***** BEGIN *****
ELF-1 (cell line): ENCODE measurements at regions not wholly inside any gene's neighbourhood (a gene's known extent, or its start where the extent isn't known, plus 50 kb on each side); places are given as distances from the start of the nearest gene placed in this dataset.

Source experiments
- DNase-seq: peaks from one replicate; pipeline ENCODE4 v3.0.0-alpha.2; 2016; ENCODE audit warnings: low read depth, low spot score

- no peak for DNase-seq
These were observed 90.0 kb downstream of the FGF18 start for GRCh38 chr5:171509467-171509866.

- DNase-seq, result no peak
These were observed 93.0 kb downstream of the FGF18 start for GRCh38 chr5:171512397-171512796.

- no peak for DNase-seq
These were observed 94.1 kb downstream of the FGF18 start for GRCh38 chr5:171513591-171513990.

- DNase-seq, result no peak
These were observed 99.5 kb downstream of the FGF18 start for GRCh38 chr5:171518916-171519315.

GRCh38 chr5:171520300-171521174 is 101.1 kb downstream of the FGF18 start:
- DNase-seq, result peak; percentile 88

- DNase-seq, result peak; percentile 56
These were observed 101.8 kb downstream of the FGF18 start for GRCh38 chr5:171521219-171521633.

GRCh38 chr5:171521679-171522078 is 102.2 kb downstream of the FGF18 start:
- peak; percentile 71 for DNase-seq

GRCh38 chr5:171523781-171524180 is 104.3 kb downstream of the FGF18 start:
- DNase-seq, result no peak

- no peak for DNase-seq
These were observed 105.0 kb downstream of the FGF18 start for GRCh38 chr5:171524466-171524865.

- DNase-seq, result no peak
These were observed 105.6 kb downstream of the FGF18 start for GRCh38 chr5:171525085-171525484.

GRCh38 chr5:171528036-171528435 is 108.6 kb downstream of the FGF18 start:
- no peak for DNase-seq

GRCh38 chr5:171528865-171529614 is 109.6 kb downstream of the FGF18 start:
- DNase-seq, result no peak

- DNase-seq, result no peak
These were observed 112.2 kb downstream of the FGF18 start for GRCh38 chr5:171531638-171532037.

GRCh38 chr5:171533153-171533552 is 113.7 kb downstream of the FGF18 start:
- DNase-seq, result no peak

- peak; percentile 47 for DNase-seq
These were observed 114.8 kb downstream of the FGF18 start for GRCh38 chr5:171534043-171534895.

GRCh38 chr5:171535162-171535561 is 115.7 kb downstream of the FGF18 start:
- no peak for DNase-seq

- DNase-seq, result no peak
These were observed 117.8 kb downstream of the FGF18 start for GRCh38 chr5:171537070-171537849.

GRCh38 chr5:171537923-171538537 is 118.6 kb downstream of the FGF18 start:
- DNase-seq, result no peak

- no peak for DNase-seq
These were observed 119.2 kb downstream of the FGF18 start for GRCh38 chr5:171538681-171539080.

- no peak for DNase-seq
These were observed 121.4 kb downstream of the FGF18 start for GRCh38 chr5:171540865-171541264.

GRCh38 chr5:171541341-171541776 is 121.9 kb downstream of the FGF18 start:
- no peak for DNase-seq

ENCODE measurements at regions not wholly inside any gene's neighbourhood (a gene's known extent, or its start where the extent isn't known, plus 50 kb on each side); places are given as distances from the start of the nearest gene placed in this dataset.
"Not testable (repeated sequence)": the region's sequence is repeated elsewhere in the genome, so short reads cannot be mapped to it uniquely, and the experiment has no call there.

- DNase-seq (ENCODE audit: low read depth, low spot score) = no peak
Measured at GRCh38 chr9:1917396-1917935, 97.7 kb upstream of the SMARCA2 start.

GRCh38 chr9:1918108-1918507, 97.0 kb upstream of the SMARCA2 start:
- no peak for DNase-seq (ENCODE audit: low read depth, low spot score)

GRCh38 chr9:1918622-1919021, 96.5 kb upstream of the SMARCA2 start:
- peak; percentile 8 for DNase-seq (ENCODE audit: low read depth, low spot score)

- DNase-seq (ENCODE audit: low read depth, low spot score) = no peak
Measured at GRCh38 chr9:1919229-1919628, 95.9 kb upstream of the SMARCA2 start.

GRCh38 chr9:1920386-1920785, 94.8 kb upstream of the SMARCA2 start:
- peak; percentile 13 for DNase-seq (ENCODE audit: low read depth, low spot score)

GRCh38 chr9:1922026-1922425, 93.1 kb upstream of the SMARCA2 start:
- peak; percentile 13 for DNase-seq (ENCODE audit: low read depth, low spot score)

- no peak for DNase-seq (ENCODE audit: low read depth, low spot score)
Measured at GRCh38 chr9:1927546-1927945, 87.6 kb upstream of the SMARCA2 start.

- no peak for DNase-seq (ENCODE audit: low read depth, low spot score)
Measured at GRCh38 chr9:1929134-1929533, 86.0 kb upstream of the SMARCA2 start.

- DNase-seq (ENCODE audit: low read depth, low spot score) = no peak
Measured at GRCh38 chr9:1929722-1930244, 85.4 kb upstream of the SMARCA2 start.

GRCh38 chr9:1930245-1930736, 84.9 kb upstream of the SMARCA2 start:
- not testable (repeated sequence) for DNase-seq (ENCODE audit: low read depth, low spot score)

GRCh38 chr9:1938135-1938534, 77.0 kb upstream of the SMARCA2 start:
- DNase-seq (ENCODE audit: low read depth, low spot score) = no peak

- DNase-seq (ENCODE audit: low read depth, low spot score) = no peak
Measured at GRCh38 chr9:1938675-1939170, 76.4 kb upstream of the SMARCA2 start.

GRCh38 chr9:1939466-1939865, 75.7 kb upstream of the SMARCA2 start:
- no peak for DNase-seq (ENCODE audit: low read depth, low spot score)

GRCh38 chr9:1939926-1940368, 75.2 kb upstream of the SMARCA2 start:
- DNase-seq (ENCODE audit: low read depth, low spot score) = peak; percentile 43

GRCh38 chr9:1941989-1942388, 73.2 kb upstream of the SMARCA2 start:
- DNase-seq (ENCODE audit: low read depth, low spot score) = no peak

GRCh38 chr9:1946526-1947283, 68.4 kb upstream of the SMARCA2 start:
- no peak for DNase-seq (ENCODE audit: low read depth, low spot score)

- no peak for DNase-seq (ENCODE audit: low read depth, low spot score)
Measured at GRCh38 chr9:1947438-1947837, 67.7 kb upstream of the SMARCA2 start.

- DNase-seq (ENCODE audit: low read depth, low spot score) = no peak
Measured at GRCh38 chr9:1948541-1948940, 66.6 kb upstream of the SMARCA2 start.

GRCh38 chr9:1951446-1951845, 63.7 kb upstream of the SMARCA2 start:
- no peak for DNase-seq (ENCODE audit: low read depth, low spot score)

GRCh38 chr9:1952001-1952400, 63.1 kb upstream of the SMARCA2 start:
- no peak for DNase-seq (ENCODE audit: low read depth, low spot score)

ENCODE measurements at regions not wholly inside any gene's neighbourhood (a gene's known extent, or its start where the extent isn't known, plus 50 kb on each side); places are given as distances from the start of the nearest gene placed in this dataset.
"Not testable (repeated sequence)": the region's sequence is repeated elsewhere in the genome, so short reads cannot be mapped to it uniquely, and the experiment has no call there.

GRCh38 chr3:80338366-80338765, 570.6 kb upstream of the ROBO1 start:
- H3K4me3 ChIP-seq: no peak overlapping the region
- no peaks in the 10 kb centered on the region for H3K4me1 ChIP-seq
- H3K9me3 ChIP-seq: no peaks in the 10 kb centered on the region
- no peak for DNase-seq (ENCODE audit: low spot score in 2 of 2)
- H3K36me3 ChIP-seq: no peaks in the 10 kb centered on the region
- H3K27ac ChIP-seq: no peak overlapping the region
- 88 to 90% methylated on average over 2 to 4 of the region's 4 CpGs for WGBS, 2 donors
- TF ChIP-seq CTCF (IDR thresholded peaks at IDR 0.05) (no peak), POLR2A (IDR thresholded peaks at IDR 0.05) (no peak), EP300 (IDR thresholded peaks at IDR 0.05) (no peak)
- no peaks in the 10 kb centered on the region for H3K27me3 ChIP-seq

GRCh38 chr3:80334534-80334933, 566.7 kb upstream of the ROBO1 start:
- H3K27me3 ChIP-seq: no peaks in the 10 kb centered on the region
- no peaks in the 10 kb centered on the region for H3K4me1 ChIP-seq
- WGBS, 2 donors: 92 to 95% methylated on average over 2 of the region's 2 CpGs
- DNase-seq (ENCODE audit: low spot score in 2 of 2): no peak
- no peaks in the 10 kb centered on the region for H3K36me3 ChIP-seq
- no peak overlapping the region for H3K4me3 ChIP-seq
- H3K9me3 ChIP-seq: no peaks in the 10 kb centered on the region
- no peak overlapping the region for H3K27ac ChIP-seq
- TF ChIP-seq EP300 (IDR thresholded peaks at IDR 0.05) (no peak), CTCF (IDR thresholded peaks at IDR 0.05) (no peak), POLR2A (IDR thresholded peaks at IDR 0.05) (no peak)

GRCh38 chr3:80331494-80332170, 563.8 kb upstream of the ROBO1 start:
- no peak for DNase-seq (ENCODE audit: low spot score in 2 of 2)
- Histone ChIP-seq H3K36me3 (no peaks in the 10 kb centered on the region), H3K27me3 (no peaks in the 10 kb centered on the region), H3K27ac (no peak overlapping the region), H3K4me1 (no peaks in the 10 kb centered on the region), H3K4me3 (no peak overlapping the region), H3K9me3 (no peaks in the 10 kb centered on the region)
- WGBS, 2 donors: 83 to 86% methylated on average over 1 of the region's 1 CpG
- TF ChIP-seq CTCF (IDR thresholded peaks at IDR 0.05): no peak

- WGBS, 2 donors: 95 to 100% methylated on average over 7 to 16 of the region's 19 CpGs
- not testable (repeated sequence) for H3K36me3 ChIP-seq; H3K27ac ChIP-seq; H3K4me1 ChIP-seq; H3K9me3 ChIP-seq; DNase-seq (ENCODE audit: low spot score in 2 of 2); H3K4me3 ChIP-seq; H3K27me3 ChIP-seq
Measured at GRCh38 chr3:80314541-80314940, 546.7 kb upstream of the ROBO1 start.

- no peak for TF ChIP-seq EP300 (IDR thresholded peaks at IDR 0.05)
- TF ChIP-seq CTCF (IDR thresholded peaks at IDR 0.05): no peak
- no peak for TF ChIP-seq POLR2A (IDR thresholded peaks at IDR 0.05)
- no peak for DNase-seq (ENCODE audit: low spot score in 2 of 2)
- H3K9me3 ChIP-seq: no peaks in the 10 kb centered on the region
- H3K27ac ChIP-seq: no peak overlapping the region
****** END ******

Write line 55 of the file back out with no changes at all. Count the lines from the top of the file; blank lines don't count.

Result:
Measured at GRCh38 chr9:1919229-1919628, 95.9 kb upstream of the SMARCA2 start.